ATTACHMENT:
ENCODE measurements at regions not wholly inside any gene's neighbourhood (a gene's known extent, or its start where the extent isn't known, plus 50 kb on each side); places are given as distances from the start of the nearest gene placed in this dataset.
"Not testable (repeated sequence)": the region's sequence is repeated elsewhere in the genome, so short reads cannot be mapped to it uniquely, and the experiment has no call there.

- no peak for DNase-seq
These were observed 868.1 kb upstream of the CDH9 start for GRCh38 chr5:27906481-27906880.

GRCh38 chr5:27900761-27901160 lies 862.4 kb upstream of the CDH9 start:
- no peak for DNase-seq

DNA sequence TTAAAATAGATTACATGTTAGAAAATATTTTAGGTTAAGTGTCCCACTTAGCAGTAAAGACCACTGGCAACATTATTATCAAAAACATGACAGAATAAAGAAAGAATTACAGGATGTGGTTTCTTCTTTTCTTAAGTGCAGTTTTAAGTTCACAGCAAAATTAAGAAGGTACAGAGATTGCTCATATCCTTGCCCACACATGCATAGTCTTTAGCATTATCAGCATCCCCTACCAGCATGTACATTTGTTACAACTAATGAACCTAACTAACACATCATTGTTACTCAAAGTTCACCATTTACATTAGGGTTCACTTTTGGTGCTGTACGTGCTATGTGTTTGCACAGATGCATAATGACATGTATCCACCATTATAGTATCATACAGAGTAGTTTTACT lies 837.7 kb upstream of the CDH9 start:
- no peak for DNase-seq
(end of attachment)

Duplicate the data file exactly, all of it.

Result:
ENCODE measurements at regions not wholly inside any gene's neighbourhood (a gene's known extent, or its start where the extent isn't known, plus 50 kb on each side); places are given as distances from the start of the nearest gene placed in this dataset.
"Not testable (repeated sequence)": the region's sequence is repeated elsewhere in the genome, so short reads cannot be mapped to it uniquely, and the experiment has no call there.

- no peak for DNase-seq
These were observed 868.1 kb upstream of the CDH9 start for GRCh38 chr5:27906481-27906880.

GRCh38 chr5:27900761-27901160 lies 862.4 kb upstream of the CDH9 start:
- no peak for DNase-seq

DNA sequence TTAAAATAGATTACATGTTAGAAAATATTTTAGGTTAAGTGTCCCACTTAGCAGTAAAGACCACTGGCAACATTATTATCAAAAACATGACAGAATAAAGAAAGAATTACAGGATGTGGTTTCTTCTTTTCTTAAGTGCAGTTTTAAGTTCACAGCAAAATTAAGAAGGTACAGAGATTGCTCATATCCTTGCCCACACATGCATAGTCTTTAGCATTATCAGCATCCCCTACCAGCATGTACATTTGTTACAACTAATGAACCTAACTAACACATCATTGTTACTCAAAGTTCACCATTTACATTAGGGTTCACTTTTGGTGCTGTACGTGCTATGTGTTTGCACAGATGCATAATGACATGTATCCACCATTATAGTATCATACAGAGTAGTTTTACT lies 837.7 kb upstream of the CDH9 start:
- no peak for DNase-seq